IFAM I am going to ask you a very stereotypical question,” I say. Heidi Brandow nods. “Were you influenced by the skater-surfer culture in Hawaii?” She smiles big, getting the subtle humor.

Aug. 15, 2014 by Bett Williams

Death-Mark’d Love on Opera Hill

SFO’s Shakespearean 'liebestod'

Opera To begin with, make the vital distinction between great operas and grand opéra. The former? A critical judgment. The latter? A stylistic definition.

July 20, 2016 by John Stege

Delivering Da Don

Mozart’s go-to-hell opus

Opera Want a cutting-edge, new-fangled take on Mozart’s Don Giovanni? Check out a few recent notorieties: the crazily dysfunctional family in Dmitri Tcherniakov’s version, seen first at Aix in 2010.

July 13, 2016 by John Stege

Pistol-Packin’ Minnie

Hellooooo, Ragazzi!

Opera When’s the last time you heard “Oh, doo-da-day” sung in an opera house?

July 06, 2016 by John Stege

Darling, You Don’t Look 60

Santa Fe Opera hits a big milestone

Opera It was 1957, just Elvis and Ike and me. I’d made my Metropolitan Opera debut a year earlier (Aida: Ethiopian captive). Now—a bitter July night during the Santa Fe Opera’s risky-ambitious debut season, seven operas that wet first summer.

June 29, 2016 by John Stege

A Nifty Fifty-Ninth

A five-star summer

Opera The collective shoulder of the Santa Fe Opera, closing down its 59th season on Saturday, Aug. 29, has borne a few heavy crosses this summer.

Aug. 12, 2015 by John Stege

A Magic Mountain

That’s anything but cold

Opera Perched on its hill north of town, the Santa Fe Opera doesn’t shy away from nouveau.

Aug. 05, 2015 by John Stege

Infinite Finto

Mozart’s troubled school for lovers

Opera Forget Mozart—for now. Instead, be diverted with thoughts of Jerome Kern. Of Oscar Hammerstein II.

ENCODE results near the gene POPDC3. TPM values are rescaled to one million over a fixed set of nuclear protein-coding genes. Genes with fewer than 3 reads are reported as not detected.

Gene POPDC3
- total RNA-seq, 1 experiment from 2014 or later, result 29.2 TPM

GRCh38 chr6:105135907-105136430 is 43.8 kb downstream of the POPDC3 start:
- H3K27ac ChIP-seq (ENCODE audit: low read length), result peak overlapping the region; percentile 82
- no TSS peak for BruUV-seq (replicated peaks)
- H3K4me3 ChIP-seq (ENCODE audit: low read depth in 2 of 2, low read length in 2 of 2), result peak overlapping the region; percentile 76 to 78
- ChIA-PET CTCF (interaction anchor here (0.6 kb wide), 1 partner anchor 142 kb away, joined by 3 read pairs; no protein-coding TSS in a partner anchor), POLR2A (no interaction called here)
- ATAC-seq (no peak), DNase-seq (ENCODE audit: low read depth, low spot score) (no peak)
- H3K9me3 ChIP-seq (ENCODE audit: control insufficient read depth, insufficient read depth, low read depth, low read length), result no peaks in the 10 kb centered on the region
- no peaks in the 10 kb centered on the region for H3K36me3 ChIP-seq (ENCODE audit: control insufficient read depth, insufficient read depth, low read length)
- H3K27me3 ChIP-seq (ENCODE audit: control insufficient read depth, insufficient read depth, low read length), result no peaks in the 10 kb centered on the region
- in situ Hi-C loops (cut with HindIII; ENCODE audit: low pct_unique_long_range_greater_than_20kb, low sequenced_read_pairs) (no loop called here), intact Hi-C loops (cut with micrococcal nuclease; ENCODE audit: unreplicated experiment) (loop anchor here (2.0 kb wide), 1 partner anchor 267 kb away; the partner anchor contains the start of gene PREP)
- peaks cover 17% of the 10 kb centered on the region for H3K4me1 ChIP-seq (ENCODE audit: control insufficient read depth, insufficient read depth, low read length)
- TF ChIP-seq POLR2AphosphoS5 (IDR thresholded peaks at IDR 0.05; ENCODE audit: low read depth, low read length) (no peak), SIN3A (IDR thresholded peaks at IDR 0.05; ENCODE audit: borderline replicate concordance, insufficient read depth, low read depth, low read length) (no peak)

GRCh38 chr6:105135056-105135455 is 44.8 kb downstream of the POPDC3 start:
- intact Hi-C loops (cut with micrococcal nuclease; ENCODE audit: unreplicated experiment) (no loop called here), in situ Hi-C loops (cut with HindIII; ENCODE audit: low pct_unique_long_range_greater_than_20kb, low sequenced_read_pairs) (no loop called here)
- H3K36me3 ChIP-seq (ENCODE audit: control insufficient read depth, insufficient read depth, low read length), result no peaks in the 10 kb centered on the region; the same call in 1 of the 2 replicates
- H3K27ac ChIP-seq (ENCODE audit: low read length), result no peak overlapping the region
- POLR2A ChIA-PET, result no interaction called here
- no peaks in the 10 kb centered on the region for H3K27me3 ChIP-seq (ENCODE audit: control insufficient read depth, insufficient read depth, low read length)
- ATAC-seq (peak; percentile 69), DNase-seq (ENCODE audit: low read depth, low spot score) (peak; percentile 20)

July 29, 2015 by John Stege

Salome Agonistes

Featuring tête de prophète vinaigrette

Opera Those three affable Princes of Serendip, patron saints of fortuitous coincidence, made their presence known here last week in a cheer-inducing pair of oddly complementary theatrical events.

July 22, 2015 by John Stege

Voices, Voices, Voices

This Rigoletto’s a contender

Opera Recent music venues here in the City Diff have been promoting those darn melodic earworms that do not go gently.

July 15, 2015 by John Stege

Napoleonic Tomfoolery

Getting regimented at the Opera

Opera Welcome, friends, to Cloud-cuckoo Land. No, stop. That’s that dead Greek guy. Um—Never-never Land? Uh-uh. The late Mr. Barrie dreamed that one up. How about Topsy-turvey-dom? Getting warmer, but no cigar.

July 08, 2015 by John Stege

Forgotten History

Uncovering the legacy of America’s all-black towns

Performing Arts Karla Slocum is an anthropology professor from the University of North Carolina at Chapel Hill, studying the black history of Oklahoma as a local resident scholar at the School for Advanced Research. Think of her as a cross-country vagabond, but with a PhD.

Dec. 11, 2012 by Ryan Collett

Poetic License

Two poets diverge in a yellow wood (read: a local bookstore)

Performing Arts Last Saturday, Collected Works Bookstore hosted the second fall reading series of Muse Times Two, curated by Dana Levin and Carol Moldaw.

Nov. 20, 2012 by Robert Sobel

Like Mike

Yay! Comic Mike Birbiglia sleepwalks into town

Performing Arts With the success of his indie film Sleepwalk with Me, which he co-wrote, directed and stars in, it’s been a whirlwind year for comedian Mike Birbiglia; though he’ll be the first to brush off the “movie star” title. “My agent always tries to knock me down and say I’m not a movie star, but rather a movie starrer—which means I was the star in a movie, but I’m not an actual star,” Birbiglia tells SFR.

Sept. 19, 2012 by Enrique Limón

Children and Fools Speak True

Local theater collective dawns anew

Performing Arts A wise fool, says Devon Ludlow, managing director of Wise Fool New Mexico, is “one of those fabulous names…Jesters being able to speak the truth…idiocy and wisdom melding.” The medieval court jesters often interspersed truths, honest observations and wise words in their otherwise absurd performances.

Sept. 18, 2012 by Mia Rose Carbone

That’s All, Folks!

SFO and SFCMF bid adieu for the season

Performing Arts The acequia running nearby shows a few yellow leaves; too cool for breakfast outside today; the overgrown garden needs a firm hand. Summer is slowing and the summer music scene is finito. An imaginary curtain rang down at the Santa Fe Opera last Saturday night, and the Santa Fe Chamber Music Festival closed up for the year. So now—a little accountability?